For decades, Staub has been an international leader and tastemaker in the world of cookware. Made in France, the company’s cast iron graces the shelves of top chefs as well as home cooks. But Staub isn’t just gourmet kitchenware. It inspires people to cook, to try new recipes, and to share delicious meals with loved ones; Staub brings people together in the kitchen and around the table. In this book, the Staub philosophy of hospitality shines in everyday recipes like Chocolate Babka Morning Buns, perfect for lazy weekend mornings, as well as Yogurty Beet Salad with Za’atar, an ideal summer lunch. Adding to the collection are other crowd pleasers, like Beer-Braised Short Ribs, Chicken Meatballs in Red Coconut Curry Sauce, Broccoli Rabe Pizza with Caramelized Onions and Burrata, and Strawberry Crumble with Oats and Hazelnuts. With gorgeous photography and cooking tips and tricks, The Staub Cookbook shows how to use and care for these modern heirlooms so that they will bring warmth (and crowds) to kitchen tables for years to come.
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About the Author
Read an Excerpt
Welcome. We’re so glad you could join us. We wrote this book with your dinner table and you in mind. You, the beginner who has always wanted to try cooking with cast iron. You, the seasoned chef who shares our love for this remarkable material. You, the Staub owner who wants inspiration for Sunday suppers. We’ve poured our expertise into these pages to help you make the most out of your cast-iron cookware.
Staub cast iron isn’t just gourmet kitchenware. It inspires people to cook, and to cook better, to try new recipes, and to share meals with loved ones. Staub brings people together in the kitchen, online, around the table for a delicious meal, and, now, in these pages.
When we set out to compile our first-ever cookbook, we knew we wanted it to be a community affair. Our cookware is beloved by notable chefs from around the world, as well as countless home cooks. The recipes would need to resonate with all of them. So we turned to a cook we’ve long admired for elevating everyday affairs: Amanda Frederickson. As it turned out, she loves Staub as much as we love her cooking.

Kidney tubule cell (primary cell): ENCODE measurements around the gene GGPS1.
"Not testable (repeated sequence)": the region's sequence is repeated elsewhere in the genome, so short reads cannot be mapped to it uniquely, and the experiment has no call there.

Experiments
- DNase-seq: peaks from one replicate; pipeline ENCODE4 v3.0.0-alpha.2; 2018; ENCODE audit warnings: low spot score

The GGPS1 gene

From there, we checked in with friends: chefs, influencers, and other professionals who believe in our cookware as much as we do. Many responded in minutes. They contributed recipes that are a mix of classics and inventive spins. Then we added a few traditional French dishes, a nod to the company’s roots in France, and some weeknight and weekend morning dishes. The goal was to compile approachable and inviting recipes that pique the palates of all home chefs—from amateur to gourmet.
You’ll notice that there is not a “how-to” section or a glossary of ingredients. We aim to inspire by doing: cook a recipe and you’ll learn techniques or maybe even a new flavor combination, while getting a delicious dinner, breakfast, or dessert on the table. We’ll give you the tools to make the most out of our cookware every time. The braised chicken on page 142 is exceptional as it is, but the second time you give it a go you might want to riff—lemons and capers? Citrus and thyme? Be our guest.
Ever since the day Francis Staub brought his first cocottes to a few local stores in Alsace, France, all of our cookware has been made from enameled cast iron. Sturdy but not unwieldy, the heft of a Staub fry pan alone is enough to instill confidence in any cook, not to mention the guarantee of even heat and a good sear.
Unlike traditional cast-iron cookware, Staub is remarkably easy to care for—it can be washed with soap and doesn’t need to be seasoned. The exteriors have a colorful sheen, in hues and silhouettes crafted to feel classic for eternity because they will actually last that long—it’s one of the things that makes Staub so revered. Which is perhaps why we see our cocottes everywhere, set proudly on your stoves even when you’re not cooking with them. We spot them on restaurant tables, as much a part of the decor as the actual decor, and out in the open in chefs’ carefully considered restaurant kitchens. They command pride of place wherever they go.
We’ve subtitled this compilation Modern Recipes for Classic Cast Iron to reflect the way so many of us cook today. We want quick and flavorful weeknight dinners, but we might invest a little more time and effort on weekends or when we’re entertaining. So you’ll find recipes for make-ahead breakfasts and slow-rise breads, twenty-minute dinners and long-simmered specialties. You can start small or go big right off the bat—we simply invite you to celebrate the pleasures of cooking.